Viagra Lawyer - Levitra Attorney - Cialis Blindness

The U.S. Food and Drug Administration required that warnings be placed on the labels of Viagra following reports that some users had developed a form of blindness.

The FDA took the action in 2005 after looking into reports of blindness among men who used the impotence drug that gained popularity in recent years.

In addition, erectile-dysfunction drugs have been associated with sudden hearing loss. The FDA in October 2007 approved labeling changes for Cialis, Levitra, and Viagra, to more prominently display this risk of sudden hearing loss. 

The reports of blindness involved dozens of men who experienced blindness or, more specifically, non-arteritic anterior ischemic optic neuropathy (NAION), a type of sudden vision loss that occurs when blood flow is blocked to the optic nerve.

The FDA noted that people with a higher chance of suffering NAION are those who are older than 50, who smoke, already suffer eye problems or who have heart disease, diabetes, high blood pressure or high cholesterol.

Kline & Specter, PC, with some 30 attorneys (several of whom are also doctors) handled Viagra cases and has a successful track record of litigating cases involvling defective products, including a long list of problem pharmaceuticals. (See Tom Kline interviewed on Fox-TV on Viagra lawsuits, 1/3/07)

Background: The possible link between Viagra and blindness became public in March 2005 when an opthalmology journal reported on seven patients who suffered NAION within 36 hours of taking Viagra. While there currently is no concrete evidence of a link, the author of the report, Dr. Howard Pomeranz, an eye specialist at the University of Minnesota, said it seemed logical that there could be a link since Viagra works by affecting blood flow, also a cause of NAION. (Viagra dilates arteries to increase blood flow to the penis. Pomeranz has said that some effect on the optic nerve is also plausible.)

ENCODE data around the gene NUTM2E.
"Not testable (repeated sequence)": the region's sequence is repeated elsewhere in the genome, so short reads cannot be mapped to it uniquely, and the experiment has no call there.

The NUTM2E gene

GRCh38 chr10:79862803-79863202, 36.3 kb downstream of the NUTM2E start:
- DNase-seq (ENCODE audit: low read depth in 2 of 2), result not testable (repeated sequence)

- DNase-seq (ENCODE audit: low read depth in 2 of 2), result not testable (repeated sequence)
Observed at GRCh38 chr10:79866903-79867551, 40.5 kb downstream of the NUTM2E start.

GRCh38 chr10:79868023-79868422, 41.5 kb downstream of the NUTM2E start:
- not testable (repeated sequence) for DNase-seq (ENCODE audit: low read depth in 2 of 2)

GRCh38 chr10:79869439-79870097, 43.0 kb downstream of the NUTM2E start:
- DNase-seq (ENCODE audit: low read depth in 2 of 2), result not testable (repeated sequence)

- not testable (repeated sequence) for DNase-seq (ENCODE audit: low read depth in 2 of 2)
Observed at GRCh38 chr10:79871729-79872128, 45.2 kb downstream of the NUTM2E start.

Public concern was heightened after CBS News reported on May 26, 2005 that the FDA was investigating 43 reports, saying the federal agency was "urgently meeting about it with experts and Pfizer." CBS also quoted an FDA medical supervisor as saying, "We're very concerned."

Pfizer executives have said that studies show no more evidence of vision loss among men who took Viagra than those who did not.

In its news report, CBS cited the case of one man, Jimmy Grant, who began using Viagra in 1998, when he was 57. Grant said he experienced pressure in his temples and color changes in his vision within 45 minutes to an hour after taking Viagra. He later went blind. Grant is now reportedly suing Pfizer.

Kline & Specter, PC is one of the nation's leading law firms with the ability to litigate pharmaceutical lawsuits. Kline & Specter has the skill, experience and ability to achieve the right result for you and your family.

For a free evaluation, contact an experienced Viagra lawyer, Cialis or Levitra lawyer today.

Viagra / Cialis / Levitra News

NPR - Health and Science
FDA Probes Link Between Viagra, Blindness

News -
Possible link with Viagra and sudden vision loss